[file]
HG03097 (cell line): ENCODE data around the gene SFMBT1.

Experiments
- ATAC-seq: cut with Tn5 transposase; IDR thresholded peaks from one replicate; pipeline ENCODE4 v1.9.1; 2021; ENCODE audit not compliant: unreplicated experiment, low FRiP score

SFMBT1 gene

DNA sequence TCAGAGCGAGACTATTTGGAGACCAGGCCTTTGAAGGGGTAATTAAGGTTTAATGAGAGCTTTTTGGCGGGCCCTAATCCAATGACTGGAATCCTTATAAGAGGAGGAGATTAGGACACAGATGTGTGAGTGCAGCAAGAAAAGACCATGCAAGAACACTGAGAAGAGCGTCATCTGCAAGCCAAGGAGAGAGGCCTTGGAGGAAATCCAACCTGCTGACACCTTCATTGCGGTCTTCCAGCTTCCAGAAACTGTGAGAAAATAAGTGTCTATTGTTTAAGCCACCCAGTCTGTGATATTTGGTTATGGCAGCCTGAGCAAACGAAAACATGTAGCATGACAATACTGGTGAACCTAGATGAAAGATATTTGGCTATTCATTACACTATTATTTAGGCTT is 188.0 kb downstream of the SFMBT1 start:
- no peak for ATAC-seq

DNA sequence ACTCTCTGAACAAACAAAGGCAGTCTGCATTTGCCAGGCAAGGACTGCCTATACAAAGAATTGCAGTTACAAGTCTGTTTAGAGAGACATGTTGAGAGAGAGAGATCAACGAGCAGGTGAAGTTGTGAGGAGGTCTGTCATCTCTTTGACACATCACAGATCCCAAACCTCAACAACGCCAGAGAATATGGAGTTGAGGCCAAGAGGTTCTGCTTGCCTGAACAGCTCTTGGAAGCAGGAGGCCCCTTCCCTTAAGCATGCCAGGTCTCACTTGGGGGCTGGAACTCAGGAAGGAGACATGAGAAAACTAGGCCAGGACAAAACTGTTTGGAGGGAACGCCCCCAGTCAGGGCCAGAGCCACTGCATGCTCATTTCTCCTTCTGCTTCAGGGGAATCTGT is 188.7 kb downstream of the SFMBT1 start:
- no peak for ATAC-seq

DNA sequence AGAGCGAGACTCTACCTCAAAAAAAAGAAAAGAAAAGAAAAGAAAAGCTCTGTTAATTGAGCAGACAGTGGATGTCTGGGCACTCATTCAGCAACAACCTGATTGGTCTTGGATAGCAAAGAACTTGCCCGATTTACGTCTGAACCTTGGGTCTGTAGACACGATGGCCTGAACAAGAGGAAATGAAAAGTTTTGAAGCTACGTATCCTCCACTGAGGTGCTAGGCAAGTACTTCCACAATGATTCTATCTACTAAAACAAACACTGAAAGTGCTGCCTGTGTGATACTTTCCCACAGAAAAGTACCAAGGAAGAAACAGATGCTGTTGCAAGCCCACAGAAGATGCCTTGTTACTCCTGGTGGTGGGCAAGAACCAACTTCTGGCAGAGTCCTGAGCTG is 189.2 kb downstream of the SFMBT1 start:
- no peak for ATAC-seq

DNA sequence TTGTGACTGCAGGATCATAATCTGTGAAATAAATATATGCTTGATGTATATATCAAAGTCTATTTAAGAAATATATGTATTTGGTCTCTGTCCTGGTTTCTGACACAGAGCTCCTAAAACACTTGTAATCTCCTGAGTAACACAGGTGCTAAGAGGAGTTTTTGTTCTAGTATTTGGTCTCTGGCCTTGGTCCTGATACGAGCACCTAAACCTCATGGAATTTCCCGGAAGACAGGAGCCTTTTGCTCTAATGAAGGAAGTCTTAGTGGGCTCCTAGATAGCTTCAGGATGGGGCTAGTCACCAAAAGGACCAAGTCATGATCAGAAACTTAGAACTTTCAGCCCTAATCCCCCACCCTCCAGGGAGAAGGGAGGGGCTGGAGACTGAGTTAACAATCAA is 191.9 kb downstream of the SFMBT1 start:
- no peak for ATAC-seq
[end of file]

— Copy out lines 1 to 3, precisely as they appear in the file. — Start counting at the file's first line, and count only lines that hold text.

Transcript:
HG03097 (cell line): ENCODE data around the gene SFMBT1.

Experiments
- ATAC-seq: cut with Tn5 transposase; IDR thresholded peaks from one replicate; pipeline ENCODE4 v1.9.1; 2021; ENCODE audit not compliant: unreplicated experiment, low FRiP score